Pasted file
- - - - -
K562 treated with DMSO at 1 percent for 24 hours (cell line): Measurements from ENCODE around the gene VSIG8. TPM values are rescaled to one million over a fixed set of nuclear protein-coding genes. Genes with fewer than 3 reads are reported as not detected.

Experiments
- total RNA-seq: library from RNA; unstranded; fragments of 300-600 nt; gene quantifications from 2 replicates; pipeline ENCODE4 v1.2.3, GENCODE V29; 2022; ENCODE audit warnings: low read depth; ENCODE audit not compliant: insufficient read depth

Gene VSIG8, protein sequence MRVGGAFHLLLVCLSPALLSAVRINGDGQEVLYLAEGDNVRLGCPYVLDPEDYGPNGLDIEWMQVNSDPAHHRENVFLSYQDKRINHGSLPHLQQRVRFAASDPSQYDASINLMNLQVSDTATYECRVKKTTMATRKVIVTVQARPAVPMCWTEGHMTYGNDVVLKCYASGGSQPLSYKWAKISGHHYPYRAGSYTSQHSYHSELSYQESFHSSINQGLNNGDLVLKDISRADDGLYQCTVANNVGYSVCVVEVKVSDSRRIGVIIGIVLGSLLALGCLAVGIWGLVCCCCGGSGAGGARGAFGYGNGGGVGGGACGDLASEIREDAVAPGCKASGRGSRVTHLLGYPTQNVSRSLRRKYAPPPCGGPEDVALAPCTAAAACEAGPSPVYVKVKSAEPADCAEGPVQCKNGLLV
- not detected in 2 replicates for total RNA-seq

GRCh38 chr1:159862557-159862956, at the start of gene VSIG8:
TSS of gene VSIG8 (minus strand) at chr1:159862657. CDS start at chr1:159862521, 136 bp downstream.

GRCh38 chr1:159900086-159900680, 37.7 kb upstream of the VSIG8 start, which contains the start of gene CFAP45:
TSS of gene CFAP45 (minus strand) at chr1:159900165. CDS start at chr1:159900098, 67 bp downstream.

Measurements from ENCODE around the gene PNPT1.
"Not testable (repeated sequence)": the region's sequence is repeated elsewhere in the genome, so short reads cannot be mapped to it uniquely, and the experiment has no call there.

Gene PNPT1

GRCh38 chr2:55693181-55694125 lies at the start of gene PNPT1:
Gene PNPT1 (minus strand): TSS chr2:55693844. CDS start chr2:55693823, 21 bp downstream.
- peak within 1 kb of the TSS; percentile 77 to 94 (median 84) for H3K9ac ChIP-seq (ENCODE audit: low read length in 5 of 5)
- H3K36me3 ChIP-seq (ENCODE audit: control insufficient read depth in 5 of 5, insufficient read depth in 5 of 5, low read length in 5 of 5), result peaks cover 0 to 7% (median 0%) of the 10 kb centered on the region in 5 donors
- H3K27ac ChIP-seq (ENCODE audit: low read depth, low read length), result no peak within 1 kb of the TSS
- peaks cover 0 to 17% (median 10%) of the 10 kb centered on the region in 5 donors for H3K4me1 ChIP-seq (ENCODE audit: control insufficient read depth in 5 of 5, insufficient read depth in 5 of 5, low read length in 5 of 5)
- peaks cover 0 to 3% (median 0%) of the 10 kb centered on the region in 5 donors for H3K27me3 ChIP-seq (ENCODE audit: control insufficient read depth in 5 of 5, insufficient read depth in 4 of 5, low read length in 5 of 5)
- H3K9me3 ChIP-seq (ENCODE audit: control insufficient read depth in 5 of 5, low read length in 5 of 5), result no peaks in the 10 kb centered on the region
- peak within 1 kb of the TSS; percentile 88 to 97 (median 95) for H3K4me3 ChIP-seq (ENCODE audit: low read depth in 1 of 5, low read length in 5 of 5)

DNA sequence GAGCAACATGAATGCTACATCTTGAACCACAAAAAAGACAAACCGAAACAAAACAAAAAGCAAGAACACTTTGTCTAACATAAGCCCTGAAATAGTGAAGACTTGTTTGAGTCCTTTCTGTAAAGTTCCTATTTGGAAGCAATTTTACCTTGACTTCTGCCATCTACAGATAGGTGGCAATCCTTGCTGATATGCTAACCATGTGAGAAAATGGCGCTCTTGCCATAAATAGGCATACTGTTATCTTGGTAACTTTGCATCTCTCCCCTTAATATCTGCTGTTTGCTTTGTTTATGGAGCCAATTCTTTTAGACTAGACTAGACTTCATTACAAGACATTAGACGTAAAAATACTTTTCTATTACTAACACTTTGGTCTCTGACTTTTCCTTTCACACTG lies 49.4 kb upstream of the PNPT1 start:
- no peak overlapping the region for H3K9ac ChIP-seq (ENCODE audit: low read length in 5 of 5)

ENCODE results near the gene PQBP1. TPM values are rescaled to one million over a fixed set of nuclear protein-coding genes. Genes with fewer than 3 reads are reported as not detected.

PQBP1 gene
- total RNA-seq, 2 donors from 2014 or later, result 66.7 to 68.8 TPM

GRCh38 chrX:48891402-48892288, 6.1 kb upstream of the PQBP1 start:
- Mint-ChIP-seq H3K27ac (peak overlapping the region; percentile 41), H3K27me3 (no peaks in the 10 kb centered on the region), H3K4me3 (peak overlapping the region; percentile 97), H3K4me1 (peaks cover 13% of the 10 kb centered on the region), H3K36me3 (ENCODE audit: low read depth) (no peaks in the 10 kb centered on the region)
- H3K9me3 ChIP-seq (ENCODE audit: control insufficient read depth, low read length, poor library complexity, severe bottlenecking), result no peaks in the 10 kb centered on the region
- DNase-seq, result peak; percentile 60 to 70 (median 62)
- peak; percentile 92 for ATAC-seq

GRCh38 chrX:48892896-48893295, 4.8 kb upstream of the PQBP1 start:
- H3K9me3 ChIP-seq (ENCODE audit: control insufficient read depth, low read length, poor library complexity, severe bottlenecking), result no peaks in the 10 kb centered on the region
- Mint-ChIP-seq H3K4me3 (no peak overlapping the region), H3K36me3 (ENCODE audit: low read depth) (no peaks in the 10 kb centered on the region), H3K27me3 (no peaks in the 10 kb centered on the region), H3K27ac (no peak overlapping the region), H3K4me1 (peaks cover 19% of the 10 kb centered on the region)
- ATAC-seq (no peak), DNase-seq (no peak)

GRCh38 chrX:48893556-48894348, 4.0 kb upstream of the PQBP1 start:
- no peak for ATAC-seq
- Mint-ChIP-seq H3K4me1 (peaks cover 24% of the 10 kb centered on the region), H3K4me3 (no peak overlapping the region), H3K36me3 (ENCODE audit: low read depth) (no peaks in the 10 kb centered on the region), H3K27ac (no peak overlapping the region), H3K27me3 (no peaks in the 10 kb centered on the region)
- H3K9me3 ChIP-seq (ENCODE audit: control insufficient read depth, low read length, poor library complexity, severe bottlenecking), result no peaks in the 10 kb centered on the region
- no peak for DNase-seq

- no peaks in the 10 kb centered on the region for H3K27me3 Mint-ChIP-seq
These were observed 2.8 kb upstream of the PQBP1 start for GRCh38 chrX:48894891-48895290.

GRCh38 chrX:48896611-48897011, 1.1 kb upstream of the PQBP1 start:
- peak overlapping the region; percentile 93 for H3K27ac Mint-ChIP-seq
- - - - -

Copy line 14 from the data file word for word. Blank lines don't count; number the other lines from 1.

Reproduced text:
Gene PNPT1 (minus strand): TSS chr2:55693844. CDS start chr2:55693823, 21 bp downstream.